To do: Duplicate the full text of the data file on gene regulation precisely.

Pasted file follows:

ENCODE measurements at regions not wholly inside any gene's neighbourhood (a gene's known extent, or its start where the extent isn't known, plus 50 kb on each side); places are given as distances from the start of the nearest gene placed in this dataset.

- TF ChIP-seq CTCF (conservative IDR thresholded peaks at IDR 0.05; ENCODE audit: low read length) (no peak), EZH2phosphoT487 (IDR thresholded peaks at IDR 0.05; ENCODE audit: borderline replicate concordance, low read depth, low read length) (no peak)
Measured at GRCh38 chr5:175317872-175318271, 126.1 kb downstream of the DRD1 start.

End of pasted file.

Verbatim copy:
ENCODE measurements at regions not wholly inside any gene's neighbourhood (a gene's known extent, or its start where the extent isn't known, plus 50 kb on each side); places are given as distances from the start of the nearest gene placed in this dataset.

- TF ChIP-seq CTCF (conservative IDR thresholded peaks at IDR 0.05; ENCODE audit: low read length) (no peak), EZH2phosphoT487 (IDR thresholded peaks at IDR 0.05; ENCODE audit: borderline replicate concordance, low read depth, low read length) (no peak)
Measured at GRCh38 chr5:175317872-175318271, 126.1 kb downstream of the DRD1 start.